Year 3 Day 108
Read - Ezekiel 11:14-25
Message - Alan Burke
The departure of the Glory of God from the city of Jerusalem is here detailed (22-25), how the Lord on His throne chariot is carried by the cherubim. It leaves the city and moves east across the Kidron valley to the mount of olives, then it moves outside the city limits to the far off distance, taking Ezekiel back to the exiles. This is the departure of God from His dwelling place. With the vision over, the verdict was in, God had departed, judgment was coming, the Lord is indeed the LORD is compassionate and gracious, slow to anger, abounding in love (Ps103:8), He had been long-suffering with His people, they were disobedient, they were rebellious, the Lord for years had called them through His prophets to repentance but they were despondent, they did not listen, and now the sign of His presence had left.
But in the midst of this striking scene that portrayed God’s judgement as His Glory departed there was a great and glorious hope of what the Lord would indeed do. Yes He would bring His Judgment on this rebellious people but through the remnant God’s purposes would be fulfilled. They would be the ones God would use, they were His remnant, yes some would survive in Isreal even with the coming judgement of the Babylonians but God was reversing the fortunes of those who were facing death in exile, they would be those who would be redeemed, brought back, given life. Whereas those who were in Isreal who thought they had life, who thought they were safe, they would face death. Although the sanctuary had been the temple in Jerusalem, for those who were exiled God Himself was their sanctuary (16).
This prophecy that came to Ezekiel in time was fulfilled, God kept his promises, Judgement came and those who had been scattered in the exile returned. The Lord was making it clear to His people how on day, a future day they would return, those who had gone out would come back for his purposes. Not only would there be a physical return to the land there was also be a spiritual return to the Lord God, there would be revival among them. As His remnant returned, as the exiles came back they removed the “vile images” and “detestable idols,” that they found. Even though those in Isreal had faced the judgement of God for their false religion they continued on in it until the exiles returned. For God put a new spirit in them, He would and did remove their heart of stone and give them a heart of flesh.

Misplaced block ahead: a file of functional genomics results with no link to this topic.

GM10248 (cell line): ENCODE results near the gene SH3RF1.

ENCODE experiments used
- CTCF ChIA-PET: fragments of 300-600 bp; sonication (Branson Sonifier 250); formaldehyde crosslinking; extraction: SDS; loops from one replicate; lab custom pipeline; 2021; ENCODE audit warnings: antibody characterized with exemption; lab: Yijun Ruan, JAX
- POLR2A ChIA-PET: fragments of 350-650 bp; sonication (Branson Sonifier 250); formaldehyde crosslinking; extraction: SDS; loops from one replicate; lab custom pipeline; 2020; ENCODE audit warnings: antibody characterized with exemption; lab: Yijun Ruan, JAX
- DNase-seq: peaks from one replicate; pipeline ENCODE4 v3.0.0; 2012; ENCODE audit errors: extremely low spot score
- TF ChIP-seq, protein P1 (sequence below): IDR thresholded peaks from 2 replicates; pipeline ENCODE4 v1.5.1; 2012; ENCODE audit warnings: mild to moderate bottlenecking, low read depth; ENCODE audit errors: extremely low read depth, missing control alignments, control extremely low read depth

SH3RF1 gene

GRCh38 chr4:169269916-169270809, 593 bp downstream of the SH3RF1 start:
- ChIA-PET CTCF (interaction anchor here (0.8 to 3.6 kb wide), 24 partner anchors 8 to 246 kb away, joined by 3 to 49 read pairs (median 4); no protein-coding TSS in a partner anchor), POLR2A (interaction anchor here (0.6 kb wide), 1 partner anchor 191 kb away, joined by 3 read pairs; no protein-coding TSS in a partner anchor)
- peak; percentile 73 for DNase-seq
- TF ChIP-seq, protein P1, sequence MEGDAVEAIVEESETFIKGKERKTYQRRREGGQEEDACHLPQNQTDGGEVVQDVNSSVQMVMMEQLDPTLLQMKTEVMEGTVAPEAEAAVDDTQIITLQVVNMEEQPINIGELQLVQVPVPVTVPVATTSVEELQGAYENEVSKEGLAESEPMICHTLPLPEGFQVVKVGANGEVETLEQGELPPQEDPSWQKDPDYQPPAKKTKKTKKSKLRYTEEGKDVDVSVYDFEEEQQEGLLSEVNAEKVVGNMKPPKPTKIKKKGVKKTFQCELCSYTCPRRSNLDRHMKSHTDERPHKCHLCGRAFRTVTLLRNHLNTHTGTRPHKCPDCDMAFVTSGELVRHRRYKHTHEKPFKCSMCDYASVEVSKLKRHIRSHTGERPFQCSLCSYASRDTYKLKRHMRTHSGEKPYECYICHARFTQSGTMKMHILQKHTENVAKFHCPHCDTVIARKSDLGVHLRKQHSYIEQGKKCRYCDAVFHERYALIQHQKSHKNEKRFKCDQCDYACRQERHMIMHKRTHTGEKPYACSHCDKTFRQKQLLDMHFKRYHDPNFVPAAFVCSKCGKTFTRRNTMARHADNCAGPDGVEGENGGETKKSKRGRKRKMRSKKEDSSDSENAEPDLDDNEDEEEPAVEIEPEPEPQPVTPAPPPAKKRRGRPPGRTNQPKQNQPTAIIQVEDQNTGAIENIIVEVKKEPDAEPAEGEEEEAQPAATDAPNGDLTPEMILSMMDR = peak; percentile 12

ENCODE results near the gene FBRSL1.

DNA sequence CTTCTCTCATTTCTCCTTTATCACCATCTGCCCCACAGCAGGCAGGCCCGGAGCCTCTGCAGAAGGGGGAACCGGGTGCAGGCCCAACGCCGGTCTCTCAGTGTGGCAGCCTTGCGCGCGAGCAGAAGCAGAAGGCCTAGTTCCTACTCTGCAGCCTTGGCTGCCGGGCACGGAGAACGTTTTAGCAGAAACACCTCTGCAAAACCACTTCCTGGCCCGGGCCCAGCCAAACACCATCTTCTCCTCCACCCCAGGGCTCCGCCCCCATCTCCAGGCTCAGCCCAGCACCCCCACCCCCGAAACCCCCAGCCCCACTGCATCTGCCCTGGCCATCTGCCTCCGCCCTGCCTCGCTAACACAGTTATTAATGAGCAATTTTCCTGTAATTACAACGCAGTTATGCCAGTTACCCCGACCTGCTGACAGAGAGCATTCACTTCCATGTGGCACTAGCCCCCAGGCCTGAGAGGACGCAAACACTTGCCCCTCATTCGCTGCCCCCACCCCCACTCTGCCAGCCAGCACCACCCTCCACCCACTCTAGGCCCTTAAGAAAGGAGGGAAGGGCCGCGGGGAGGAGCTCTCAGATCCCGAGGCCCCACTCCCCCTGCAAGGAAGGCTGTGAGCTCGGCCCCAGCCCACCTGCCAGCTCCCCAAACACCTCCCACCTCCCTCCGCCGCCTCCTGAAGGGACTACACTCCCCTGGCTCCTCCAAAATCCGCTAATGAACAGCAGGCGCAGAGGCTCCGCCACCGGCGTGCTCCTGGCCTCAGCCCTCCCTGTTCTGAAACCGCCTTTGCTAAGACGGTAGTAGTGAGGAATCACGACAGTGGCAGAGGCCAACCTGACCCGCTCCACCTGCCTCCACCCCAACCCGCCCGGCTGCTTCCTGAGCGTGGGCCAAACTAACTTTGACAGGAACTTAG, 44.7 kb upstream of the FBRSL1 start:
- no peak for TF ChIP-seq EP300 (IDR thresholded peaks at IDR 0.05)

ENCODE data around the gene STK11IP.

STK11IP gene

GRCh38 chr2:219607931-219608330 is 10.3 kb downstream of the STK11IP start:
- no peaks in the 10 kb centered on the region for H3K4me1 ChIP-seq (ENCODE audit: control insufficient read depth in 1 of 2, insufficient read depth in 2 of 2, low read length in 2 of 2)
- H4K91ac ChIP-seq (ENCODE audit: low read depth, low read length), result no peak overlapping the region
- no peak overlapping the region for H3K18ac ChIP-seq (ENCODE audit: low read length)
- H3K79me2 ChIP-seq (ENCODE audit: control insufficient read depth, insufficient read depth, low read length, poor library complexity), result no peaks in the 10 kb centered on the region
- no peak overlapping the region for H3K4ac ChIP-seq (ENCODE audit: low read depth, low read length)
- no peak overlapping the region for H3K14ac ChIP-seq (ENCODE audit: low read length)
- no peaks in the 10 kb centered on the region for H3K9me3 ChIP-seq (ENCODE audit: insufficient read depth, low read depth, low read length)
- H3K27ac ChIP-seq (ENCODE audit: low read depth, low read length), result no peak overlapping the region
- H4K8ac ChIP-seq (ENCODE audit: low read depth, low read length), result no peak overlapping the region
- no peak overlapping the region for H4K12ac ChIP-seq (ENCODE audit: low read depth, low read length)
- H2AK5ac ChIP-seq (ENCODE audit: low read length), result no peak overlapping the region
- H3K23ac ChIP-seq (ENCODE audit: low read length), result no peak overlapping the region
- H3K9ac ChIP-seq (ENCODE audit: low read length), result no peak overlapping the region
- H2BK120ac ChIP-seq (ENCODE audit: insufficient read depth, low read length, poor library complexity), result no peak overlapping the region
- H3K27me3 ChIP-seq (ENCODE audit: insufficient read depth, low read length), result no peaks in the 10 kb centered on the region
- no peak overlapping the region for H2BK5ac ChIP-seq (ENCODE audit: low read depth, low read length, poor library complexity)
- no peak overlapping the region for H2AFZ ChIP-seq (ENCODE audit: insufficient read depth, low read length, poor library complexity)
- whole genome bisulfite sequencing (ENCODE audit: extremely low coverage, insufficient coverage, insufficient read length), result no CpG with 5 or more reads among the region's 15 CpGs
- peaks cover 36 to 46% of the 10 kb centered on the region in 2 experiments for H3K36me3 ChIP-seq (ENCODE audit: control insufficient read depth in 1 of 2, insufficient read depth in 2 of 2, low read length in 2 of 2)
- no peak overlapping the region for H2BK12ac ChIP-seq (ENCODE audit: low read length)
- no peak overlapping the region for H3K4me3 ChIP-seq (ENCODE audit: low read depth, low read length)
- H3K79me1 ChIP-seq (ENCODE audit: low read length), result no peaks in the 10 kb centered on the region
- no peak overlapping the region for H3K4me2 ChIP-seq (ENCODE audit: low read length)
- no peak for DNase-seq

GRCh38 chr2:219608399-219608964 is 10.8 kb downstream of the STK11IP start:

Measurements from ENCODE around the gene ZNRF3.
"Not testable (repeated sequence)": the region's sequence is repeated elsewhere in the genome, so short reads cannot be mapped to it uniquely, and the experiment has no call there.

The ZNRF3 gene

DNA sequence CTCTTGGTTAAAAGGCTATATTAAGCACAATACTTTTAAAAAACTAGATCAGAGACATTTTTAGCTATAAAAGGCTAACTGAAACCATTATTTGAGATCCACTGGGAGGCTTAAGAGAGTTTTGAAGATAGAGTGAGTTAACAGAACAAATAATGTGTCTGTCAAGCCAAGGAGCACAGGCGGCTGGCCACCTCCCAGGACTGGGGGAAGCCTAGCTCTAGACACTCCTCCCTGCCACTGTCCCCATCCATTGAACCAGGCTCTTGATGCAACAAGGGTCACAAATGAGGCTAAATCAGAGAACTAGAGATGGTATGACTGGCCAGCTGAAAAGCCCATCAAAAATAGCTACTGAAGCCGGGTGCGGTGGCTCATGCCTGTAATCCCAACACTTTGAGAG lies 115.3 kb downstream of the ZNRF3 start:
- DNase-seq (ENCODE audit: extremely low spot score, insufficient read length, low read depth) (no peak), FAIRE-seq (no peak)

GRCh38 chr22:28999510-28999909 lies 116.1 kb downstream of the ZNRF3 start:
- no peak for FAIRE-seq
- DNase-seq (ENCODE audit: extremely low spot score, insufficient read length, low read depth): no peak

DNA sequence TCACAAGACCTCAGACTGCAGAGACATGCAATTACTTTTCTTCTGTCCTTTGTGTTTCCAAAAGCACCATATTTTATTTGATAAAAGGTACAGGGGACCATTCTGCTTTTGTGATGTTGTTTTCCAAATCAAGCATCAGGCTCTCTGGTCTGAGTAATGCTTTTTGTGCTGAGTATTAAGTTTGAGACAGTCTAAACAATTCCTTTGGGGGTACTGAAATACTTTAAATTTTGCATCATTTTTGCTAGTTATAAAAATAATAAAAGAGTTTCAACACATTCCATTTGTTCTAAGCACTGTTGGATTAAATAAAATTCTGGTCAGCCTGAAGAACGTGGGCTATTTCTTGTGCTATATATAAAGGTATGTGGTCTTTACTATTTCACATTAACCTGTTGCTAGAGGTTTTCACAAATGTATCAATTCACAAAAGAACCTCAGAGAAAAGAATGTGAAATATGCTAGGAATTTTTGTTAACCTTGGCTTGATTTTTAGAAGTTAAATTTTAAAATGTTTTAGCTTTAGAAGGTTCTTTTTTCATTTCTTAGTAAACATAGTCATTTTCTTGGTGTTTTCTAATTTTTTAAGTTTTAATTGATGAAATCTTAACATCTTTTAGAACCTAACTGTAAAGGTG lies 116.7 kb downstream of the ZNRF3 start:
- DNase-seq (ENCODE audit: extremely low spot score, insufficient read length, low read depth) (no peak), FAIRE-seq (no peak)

It turned out to be the exiles who, who after living in pagan lands for so long came back desiring the things of God, they had been taken and seen that the grass on the other side was far from green and they longed for the things of God. Notice though that for those who remained in the land, there is no such promise of hope. God was working out His purposes and for those who had all the vestiges of religion, in the promised land, in God’s holy city, with His dwelling place in their midst instead received the judgement that they fully deserved. This is so important that we understand, because here we might have all the vestiges of religion but unless we have a new heart those things mean nothing, what we need is a new heart! when we have repented and believed God has given us a new heart and there is hope even when things look bleak we must remember that God is working out His purposes, as we repent and believe we are God’s people, He is our God and when this life ends, as we have a great and glorious hope that we will dwell in His presence forever.
Q101 What do we pray for in the first petition?
In the first petition, (which is, Hallowed be thy name, (Matt. 6:9)) we pray, That God would enable us and others to glorify him in all that whereby he maketh himself known; (Ps. 67:2–3) and that he would dispose all things to his own glory. (Ps. 83)